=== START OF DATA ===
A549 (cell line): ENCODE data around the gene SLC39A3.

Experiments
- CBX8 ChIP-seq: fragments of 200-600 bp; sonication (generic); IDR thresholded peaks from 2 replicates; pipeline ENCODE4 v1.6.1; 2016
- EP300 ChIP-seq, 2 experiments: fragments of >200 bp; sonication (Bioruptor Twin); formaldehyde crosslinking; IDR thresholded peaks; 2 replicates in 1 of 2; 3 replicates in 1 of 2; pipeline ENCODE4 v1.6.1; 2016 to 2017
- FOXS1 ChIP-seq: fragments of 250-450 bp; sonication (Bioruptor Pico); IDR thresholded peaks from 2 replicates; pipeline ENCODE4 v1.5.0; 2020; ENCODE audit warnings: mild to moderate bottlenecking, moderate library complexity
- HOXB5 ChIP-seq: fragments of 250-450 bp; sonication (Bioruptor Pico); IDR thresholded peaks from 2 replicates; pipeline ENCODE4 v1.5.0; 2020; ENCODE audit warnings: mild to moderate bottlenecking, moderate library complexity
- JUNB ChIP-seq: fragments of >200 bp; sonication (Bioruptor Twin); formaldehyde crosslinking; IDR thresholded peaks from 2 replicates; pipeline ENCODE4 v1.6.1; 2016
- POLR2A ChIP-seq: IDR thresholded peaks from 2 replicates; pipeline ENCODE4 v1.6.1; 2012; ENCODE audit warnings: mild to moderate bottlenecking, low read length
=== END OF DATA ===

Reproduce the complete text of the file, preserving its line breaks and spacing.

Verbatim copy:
A549 (cell line): ENCODE data around the gene SLC39A3.

Experiments
- CBX8 ChIP-seq: fragments of 200-600 bp; sonication (generic); IDR thresholded peaks from 2 replicates; pipeline ENCODE4 v1.6.1; 2016
- EP300 ChIP-seq, 2 experiments: fragments of >200 bp; sonication (Bioruptor Twin); formaldehyde crosslinking; IDR thresholded peaks; 2 replicates in 1 of 2; 3 replicates in 1 of 2; pipeline ENCODE4 v1.6.1; 2016 to 2017
- FOXS1 ChIP-seq: fragments of 250-450 bp; sonication (Bioruptor Pico); IDR thresholded peaks from 2 replicates; pipeline ENCODE4 v1.5.0; 2020; ENCODE audit warnings: mild to moderate bottlenecking, moderate library complexity
- HOXB5 ChIP-seq: fragments of 250-450 bp; sonication (Bioruptor Pico); IDR thresholded peaks from 2 replicates; pipeline ENCODE4 v1.5.0; 2020; ENCODE audit warnings: mild to moderate bottlenecking, moderate library complexity
- JUNB ChIP-seq: fragments of >200 bp; sonication (Bioruptor Twin); formaldehyde crosslinking; IDR thresholded peaks from 2 replicates; pipeline ENCODE4 v1.6.1; 2016
- POLR2A ChIP-seq: IDR thresholded peaks from 2 replicates; pipeline ENCODE4 v1.6.1; 2012; ENCODE audit warnings: mild to moderate bottlenecking, low read length